Semi-auto 416 Civilian Ownership FAQ
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    Default Semi-auto 416 Civilian Ownership FAQ

    In light of the recent threads and the complexity of the the topic, this FAQ might cut down on the need for all the back and forth. I am sure there are other aspects I am neglecting or that I wrote something backwards, so I am happy to update as necessary. Chime in with any other nuances!

    1. Can a civilian own a complete 416 rifle?

    YES! There is a path by which German made 416 rifles can be owned by US civilians. While full-auto 416's with the sear pin hole are restricted from civilian ownership by the 1986 MG ban, a limited number of semi-auto 416's were made and imported. Initially, the semi-auto 416's were classified by ATF as "single shot machine guns". ATF later rescinded that designation and adopted the Short Barreled Rifle designation. At that time, ATF also established a new model designation for the semi-auto 416's, "HK416 D SF". If a HK416 D SF was imported and used by law enforcement, then it is potentially legal for a civilian to own it.

    Here is the letter sent out by HK when the model designation was changed.


    2. What makes a HK416 D SF civilian legal?

    Official Use! All of the known HK416 D SF were imported with either 14.5" or 10.4" barrels; thus, all of the imported semi-auto's were SBR. Even if the HK416 D SF were imported with barrels greater than 16", they are considered by ATF to be "non-sporting" firearms. Foreign made non-sporting firearms are banned from importation except for use by qualified law enforcement organizations. For a HK416 D SF to truly be civilian legal, then it must have been imported by a LEO, and that LEO must have used it in their official law enforcement duties. After it has been officially used, there is no prohibition on the surplus sale of a foreign made non-sporting arm. There is a prohibition on the civilian sale of a foreign made NFA weapon, so the LEO cannot sell the foreign made SBR in its NFA configuration in a civilian sale. See ATF Ruling 80-8 (https://www.atf.gov/firearms/docs/ru...ement/download)

    3. What must be done prior to the sale of a surplus HK416 D SF?

    The short answer is it depends. If the surplus HK416 D SF is to be sold and always remain a Title I rifle, then the LEO or SOT receiving the trade-in needs to only remove the short barrel. They can literally remove the barrel, or they can permanently affix a muzzle device to bring the barrel length over 16" from the bolt face. If the rifle is to be returned to a NFA SBR configuration by a civilian owner, then the LEO needs to send a letter to ATF NFA Branch. The LEO letter needs to indicate the specific rifle (serial number) was removed from its SBR configuration and that the registry needs to be updated to reflect the change in Title II status. ATF may or may not send back a letter confirming the update, but it is essential a copy of the LEO letter be maintained if a civilian hopes to remake it as a SBR.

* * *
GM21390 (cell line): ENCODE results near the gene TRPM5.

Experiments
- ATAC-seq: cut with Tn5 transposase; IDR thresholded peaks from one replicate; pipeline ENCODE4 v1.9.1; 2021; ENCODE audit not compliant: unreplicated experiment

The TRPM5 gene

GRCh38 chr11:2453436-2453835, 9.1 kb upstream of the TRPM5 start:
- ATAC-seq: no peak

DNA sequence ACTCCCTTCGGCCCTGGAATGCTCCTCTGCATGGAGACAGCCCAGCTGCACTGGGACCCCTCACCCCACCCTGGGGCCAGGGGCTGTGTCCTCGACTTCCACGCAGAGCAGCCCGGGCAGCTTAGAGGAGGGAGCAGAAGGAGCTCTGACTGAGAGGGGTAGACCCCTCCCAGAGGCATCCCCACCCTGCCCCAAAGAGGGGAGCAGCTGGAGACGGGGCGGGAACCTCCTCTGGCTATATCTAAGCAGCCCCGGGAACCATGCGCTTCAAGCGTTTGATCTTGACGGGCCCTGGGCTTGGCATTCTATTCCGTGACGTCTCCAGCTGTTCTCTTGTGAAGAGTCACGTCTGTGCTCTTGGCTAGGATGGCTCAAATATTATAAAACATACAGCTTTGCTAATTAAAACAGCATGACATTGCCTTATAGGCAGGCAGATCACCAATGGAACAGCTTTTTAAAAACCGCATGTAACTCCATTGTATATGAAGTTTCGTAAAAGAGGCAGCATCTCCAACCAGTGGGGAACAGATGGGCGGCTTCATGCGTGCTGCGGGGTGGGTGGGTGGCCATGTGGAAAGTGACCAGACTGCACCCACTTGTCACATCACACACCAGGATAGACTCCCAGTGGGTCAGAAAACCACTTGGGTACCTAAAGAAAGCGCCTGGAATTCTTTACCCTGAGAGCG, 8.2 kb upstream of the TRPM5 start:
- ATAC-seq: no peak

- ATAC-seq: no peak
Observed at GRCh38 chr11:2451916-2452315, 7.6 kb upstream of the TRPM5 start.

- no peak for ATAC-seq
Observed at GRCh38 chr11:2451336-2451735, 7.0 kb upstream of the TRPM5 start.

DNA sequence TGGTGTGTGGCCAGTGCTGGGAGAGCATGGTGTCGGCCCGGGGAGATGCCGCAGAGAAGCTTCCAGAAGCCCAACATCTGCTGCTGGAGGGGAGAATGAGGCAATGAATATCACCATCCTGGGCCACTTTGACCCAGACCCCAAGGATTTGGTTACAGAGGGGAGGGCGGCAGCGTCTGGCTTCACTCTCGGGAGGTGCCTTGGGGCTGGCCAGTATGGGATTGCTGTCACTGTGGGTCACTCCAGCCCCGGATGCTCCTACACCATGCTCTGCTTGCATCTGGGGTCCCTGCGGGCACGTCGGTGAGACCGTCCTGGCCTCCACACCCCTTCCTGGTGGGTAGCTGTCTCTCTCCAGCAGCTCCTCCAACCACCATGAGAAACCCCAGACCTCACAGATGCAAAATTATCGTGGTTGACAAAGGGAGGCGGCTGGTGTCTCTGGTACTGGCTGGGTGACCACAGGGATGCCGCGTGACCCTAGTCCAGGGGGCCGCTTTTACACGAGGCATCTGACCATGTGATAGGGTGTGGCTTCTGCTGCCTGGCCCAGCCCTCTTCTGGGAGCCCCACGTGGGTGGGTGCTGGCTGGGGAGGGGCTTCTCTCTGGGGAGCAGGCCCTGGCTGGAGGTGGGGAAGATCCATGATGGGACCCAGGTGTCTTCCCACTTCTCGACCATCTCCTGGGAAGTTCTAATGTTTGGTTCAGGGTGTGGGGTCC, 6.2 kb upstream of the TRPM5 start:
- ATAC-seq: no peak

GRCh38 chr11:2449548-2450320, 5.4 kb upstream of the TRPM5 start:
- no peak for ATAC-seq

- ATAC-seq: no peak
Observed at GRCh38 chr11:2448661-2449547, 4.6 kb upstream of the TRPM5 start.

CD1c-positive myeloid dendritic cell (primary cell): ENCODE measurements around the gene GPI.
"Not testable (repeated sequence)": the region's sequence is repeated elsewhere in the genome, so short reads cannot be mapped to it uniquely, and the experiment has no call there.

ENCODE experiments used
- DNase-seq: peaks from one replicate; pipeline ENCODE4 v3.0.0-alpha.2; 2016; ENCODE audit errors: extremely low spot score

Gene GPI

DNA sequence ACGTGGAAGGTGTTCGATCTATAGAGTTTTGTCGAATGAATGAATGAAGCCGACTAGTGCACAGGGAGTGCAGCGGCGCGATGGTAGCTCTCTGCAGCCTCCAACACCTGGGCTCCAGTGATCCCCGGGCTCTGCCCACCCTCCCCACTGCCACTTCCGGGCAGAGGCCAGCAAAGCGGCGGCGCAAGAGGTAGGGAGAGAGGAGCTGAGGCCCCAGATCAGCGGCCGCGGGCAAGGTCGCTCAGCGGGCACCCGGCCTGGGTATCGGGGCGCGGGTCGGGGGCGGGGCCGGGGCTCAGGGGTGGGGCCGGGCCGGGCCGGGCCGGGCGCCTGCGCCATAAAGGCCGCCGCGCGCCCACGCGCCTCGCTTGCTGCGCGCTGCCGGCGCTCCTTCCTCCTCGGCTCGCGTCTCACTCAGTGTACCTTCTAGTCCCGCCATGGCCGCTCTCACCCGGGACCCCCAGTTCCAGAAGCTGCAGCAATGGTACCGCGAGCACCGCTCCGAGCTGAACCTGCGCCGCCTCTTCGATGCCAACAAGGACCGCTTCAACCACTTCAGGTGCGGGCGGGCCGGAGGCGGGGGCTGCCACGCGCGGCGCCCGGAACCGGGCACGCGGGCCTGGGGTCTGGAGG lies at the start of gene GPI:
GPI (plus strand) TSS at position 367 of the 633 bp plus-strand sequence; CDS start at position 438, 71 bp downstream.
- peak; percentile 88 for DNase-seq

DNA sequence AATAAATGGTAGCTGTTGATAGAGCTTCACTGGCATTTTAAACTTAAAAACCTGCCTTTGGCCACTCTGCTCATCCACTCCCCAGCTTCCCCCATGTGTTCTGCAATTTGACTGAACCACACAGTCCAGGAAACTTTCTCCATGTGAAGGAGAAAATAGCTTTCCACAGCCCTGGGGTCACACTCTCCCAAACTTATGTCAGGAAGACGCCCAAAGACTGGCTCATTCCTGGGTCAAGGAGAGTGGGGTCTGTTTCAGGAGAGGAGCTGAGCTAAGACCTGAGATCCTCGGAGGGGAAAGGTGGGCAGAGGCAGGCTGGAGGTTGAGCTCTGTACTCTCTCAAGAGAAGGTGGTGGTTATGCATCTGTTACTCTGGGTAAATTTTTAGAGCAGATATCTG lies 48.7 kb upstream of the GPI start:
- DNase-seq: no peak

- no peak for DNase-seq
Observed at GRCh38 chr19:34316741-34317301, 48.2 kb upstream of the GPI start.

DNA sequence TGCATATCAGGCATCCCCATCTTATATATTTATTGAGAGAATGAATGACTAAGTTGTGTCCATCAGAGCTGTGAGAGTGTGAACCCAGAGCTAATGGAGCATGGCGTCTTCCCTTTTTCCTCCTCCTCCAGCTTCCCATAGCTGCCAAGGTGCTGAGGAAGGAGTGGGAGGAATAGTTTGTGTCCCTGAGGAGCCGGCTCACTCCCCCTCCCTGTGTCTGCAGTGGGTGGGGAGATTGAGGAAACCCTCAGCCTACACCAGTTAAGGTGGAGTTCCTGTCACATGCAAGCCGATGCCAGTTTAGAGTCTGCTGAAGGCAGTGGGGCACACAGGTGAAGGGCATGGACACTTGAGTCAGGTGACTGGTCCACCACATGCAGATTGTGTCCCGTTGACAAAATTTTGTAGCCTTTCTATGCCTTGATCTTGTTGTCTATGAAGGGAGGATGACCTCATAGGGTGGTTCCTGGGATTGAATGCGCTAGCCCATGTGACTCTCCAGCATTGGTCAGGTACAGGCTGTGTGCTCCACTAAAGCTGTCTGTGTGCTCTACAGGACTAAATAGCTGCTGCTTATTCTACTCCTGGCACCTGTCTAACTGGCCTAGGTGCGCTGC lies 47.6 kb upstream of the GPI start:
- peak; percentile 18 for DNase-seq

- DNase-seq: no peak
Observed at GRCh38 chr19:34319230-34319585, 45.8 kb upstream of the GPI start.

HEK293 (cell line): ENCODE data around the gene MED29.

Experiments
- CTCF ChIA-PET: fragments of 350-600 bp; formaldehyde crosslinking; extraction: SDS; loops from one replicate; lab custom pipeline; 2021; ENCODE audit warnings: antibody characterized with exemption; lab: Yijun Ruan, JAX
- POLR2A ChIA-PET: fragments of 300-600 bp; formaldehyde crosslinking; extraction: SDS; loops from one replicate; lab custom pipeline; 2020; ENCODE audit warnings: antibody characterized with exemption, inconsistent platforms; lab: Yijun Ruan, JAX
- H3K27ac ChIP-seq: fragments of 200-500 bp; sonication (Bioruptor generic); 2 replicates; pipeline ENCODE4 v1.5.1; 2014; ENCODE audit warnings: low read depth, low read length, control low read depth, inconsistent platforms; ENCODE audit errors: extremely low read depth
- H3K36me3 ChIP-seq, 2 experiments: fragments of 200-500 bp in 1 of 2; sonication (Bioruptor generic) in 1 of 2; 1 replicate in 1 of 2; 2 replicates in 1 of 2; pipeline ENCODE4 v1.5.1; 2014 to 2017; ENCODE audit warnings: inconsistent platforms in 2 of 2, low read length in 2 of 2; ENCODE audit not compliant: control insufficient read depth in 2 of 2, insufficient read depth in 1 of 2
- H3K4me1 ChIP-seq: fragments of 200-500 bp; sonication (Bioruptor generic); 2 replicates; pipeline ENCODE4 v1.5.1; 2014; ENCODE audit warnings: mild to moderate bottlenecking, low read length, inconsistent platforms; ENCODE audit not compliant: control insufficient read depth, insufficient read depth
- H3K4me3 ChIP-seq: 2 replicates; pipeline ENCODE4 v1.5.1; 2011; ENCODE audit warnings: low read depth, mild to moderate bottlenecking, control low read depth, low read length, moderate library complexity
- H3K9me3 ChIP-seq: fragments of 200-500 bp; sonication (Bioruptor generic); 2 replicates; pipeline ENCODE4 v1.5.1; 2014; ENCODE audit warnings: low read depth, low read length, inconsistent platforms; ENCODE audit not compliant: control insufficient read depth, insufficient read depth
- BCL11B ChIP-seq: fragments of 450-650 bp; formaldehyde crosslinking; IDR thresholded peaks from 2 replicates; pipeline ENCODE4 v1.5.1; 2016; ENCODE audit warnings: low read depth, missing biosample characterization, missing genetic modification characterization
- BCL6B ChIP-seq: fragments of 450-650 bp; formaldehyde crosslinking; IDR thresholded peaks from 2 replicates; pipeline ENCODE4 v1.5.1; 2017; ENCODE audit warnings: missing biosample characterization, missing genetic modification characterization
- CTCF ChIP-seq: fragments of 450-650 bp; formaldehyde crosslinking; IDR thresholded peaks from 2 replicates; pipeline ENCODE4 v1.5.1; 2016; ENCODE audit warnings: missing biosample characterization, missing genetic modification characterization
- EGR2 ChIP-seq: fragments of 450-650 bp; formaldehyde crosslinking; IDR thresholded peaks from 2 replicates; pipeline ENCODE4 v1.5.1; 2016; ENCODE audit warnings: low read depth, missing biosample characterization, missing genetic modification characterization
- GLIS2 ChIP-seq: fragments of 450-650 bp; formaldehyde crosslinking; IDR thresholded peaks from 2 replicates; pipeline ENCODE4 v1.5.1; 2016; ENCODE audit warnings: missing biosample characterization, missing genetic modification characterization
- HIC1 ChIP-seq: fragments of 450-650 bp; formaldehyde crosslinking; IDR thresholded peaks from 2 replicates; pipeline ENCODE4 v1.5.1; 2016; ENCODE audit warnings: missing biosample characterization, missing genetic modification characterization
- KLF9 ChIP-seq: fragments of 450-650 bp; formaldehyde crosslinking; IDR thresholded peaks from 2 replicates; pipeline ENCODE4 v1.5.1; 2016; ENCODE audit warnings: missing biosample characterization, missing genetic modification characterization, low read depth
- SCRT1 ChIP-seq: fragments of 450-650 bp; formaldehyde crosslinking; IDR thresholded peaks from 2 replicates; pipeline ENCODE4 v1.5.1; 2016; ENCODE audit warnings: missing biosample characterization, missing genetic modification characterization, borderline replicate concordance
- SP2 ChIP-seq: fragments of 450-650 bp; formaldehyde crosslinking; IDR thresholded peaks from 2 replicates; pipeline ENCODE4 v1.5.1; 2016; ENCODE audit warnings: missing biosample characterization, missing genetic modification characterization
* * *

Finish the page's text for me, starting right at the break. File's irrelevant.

4. How to SBR a Title I HK416 D SF?

    A surplus HK416 D SF may be returned to a SBR condition, but a civilian will have to file a Form 1 to make a SBR. It is entirely possible the application will be denied! There are very few civilian owned HK416 D SF SBR, and it took multiple applications to gain approval in every known instance. Generally, ATF will reject applications on the basis of: (A) The rifle is restricted as a sales sample; or (B), ATF Ruling 80-8 prohibits the commercial resale of firearms banned from civilian importation. In the case of every known approved application, a cover letter was provided with the application packet. A cover letter should explain the circumstance surrounding the Title I condition (I.E. Imported by LEO, officially used, removed from configuration, sold as surplus equipment). The application packet must include the LEO letter requesting the rifle's removal from the NFRTR. It is almost a certainty, if you cannot evidence the removal letter with your application, the application will be denied.



    More information can be found in these threads:
    https://www.hkpro.com/forum/hk-nfa-t...-approval.html
    https://www.hkpro.com/forum/hk-nfa-t...receivers.html

    Here is an example denial letter which is relevant to the SBR process as well it speaks to how ATF applies 80-8:



    Here are actual denials provided on rejected Form 1 applications: